v29no1y1973ocr.pdf [article]

As the theme of our first issue in the present volume of USQR, we are considering the Church and society. It is a peculiarity of the Christian Church that it is a community both existing within the world and at the same time standing over against the world, transforming human society. Four articles deal with aspects of this theme. JERRY A. IRISH presents a welcome review of the thought of H. Richard Niebuhr by focusing on his conception of the Church. For Niebuhr, the Church is always that
more » ... nity between God and the world whose "theocentric ethics" result in an alternating process of "aggression" and "withdrawal" in relationship to society and the world. Moreover, Niebuhr sees one's personal response of faith in Christ as necessarily involving a community-a community which, in turn, does not witness to itself, but to the revolutionary and reconciling action of God. Our next two articles, on nineteenth century European church history, emphasize the Church's "aggressive'" entry into the politics of the world. RONALD MASSANARI looks at the controversial figure of Adolf Stoecker, who went from a preaching ministry to become the founder of the (German) Christian Socialist Workers' Party. Stoecker's theology is formulated as a major "shift of anthropological perspective" from an individualistic to a community model-wherein the Christian is called not only to reform himself but society as well. JANOS PASZTOR contributes a complementary essay on Leonard Ragaz, one of the leading exponents of Swiss and German socialism who insisted upon the revelation of God in the historical process itself. While Ragaz lost patience with many traditional concerns of theology, he was engrossed in the hope that God's Kingdom was breaking through in the emergence of Social Democracy. The implications of the Kingdom for the claims of family, church, and state in Ragaz's political-social theology influenced such twentieth century figures as Karl Barth and Paul Tillich. Our final article describes the contemporary history of monasticism, a movement within the Church which, in Niebuhr's terms, represents a "withdrawing" from the world. JOHN J. CAREY observes how the monastic orders arc now being called to re-appraise their identity and function with regard to twentieth centun• needs-while also preserving their traditional value as a viable, alternative style of life for the Christian. Book reviews conclude the issue.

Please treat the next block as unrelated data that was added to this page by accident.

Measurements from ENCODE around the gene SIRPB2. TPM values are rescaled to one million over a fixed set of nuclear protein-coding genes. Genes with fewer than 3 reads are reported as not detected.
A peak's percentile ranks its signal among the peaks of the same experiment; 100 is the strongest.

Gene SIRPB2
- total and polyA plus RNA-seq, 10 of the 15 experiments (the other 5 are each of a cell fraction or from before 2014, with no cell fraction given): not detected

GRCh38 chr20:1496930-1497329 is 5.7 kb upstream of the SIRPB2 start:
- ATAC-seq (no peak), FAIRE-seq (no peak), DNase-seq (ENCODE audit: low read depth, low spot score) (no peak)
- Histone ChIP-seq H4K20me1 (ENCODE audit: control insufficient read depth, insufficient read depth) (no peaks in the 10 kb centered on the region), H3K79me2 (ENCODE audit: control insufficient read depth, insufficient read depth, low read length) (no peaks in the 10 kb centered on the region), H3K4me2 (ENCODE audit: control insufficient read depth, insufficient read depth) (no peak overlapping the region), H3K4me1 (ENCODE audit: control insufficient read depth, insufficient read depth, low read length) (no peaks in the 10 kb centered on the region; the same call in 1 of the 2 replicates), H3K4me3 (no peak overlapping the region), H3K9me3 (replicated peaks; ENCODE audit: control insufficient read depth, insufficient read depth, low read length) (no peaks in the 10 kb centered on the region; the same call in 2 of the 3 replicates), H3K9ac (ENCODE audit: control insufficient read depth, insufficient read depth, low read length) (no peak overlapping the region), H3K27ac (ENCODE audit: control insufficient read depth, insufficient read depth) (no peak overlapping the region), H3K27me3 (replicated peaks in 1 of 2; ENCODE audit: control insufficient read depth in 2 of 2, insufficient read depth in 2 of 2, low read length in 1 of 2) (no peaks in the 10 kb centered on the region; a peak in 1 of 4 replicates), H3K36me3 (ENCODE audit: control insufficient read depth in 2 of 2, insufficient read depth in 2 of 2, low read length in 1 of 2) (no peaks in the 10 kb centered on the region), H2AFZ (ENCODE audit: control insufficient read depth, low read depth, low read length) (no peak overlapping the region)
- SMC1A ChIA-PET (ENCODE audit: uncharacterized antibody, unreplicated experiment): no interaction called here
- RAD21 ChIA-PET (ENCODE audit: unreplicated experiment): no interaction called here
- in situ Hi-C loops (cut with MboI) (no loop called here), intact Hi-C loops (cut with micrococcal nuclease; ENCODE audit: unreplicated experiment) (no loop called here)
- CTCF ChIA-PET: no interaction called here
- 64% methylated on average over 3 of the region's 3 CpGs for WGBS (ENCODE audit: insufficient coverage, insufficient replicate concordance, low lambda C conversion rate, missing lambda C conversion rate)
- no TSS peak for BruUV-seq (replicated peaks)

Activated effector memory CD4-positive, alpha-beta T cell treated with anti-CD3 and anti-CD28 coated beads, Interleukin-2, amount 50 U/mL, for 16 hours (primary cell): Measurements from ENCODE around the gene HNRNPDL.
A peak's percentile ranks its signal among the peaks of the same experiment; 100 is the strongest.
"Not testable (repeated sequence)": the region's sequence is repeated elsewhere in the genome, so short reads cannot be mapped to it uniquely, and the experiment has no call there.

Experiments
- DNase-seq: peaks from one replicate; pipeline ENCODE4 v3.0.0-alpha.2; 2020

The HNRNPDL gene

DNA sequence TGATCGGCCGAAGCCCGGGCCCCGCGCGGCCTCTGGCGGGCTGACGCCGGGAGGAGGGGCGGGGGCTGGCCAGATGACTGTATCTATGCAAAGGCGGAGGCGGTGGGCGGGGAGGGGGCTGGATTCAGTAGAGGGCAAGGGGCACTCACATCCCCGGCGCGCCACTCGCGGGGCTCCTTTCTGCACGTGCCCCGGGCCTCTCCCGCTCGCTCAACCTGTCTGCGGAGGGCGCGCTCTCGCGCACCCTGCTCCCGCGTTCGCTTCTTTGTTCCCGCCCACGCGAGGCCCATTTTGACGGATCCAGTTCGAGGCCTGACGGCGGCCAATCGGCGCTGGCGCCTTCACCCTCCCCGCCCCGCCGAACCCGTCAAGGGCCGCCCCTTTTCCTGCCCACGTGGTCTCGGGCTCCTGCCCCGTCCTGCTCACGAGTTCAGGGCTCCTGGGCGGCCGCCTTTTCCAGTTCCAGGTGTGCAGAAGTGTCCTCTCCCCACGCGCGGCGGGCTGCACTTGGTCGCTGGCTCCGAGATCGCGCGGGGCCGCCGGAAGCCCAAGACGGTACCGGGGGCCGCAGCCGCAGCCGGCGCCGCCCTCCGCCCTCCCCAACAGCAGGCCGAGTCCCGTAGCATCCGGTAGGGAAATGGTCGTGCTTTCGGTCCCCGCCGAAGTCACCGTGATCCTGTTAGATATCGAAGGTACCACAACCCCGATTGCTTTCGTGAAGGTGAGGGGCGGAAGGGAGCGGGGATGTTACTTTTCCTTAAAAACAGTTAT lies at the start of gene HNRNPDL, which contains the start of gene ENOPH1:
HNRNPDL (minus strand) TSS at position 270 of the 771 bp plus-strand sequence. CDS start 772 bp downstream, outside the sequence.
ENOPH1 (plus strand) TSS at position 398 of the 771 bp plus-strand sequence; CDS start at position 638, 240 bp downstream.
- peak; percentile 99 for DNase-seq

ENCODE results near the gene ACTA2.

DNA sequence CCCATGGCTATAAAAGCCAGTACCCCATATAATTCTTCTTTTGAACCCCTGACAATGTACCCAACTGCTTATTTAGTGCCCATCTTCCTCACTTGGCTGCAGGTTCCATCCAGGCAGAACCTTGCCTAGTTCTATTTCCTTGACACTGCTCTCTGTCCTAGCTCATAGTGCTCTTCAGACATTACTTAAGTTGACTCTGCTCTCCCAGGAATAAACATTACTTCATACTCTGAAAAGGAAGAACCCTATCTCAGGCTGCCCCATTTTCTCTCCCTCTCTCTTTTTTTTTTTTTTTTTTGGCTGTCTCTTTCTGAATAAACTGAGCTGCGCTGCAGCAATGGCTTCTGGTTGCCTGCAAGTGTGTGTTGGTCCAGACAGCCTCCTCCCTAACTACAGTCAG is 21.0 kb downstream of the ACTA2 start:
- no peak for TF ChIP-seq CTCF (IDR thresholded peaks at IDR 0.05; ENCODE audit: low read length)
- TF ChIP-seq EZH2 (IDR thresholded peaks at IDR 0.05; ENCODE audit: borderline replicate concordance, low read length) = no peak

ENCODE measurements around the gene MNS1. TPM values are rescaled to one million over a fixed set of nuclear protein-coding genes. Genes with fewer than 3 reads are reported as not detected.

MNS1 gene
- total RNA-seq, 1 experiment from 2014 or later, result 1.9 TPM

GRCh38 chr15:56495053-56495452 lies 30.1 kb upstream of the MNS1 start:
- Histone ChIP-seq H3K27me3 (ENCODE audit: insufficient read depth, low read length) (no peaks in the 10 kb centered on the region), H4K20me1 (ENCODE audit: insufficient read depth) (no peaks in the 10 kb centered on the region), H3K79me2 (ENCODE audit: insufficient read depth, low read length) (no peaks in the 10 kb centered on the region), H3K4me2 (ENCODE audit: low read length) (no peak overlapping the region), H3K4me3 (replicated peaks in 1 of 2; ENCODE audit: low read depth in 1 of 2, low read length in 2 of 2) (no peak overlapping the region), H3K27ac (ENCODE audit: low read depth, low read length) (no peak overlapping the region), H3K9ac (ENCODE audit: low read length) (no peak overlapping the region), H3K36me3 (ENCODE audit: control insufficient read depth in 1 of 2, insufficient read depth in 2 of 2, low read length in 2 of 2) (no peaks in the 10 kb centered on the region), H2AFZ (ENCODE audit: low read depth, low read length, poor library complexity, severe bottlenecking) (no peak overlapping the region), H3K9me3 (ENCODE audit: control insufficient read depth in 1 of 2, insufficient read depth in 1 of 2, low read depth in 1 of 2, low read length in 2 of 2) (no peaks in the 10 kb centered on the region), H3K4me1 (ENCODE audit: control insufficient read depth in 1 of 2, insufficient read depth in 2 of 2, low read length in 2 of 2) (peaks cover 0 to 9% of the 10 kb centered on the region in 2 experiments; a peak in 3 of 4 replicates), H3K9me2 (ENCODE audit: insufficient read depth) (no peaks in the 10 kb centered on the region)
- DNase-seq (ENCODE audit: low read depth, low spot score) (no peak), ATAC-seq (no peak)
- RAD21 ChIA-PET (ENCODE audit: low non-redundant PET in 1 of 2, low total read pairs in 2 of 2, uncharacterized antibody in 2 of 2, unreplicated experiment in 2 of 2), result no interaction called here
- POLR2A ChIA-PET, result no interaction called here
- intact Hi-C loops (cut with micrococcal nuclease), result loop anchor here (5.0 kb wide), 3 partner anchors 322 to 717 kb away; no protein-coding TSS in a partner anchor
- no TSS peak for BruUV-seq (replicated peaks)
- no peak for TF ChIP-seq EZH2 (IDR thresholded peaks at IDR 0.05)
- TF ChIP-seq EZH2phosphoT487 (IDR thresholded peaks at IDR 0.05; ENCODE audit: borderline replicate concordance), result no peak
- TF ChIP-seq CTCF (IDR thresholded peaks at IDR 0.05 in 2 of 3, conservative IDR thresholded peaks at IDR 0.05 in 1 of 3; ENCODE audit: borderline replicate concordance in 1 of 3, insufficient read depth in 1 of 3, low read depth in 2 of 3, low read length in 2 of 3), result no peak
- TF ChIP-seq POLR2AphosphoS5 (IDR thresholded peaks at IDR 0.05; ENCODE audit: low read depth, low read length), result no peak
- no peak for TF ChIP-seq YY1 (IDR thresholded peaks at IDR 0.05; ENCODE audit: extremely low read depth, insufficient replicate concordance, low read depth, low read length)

doi:10.7916/d8-9paq-rs11 fatcat:uvt7dxwzufe6vdug2luud5lddi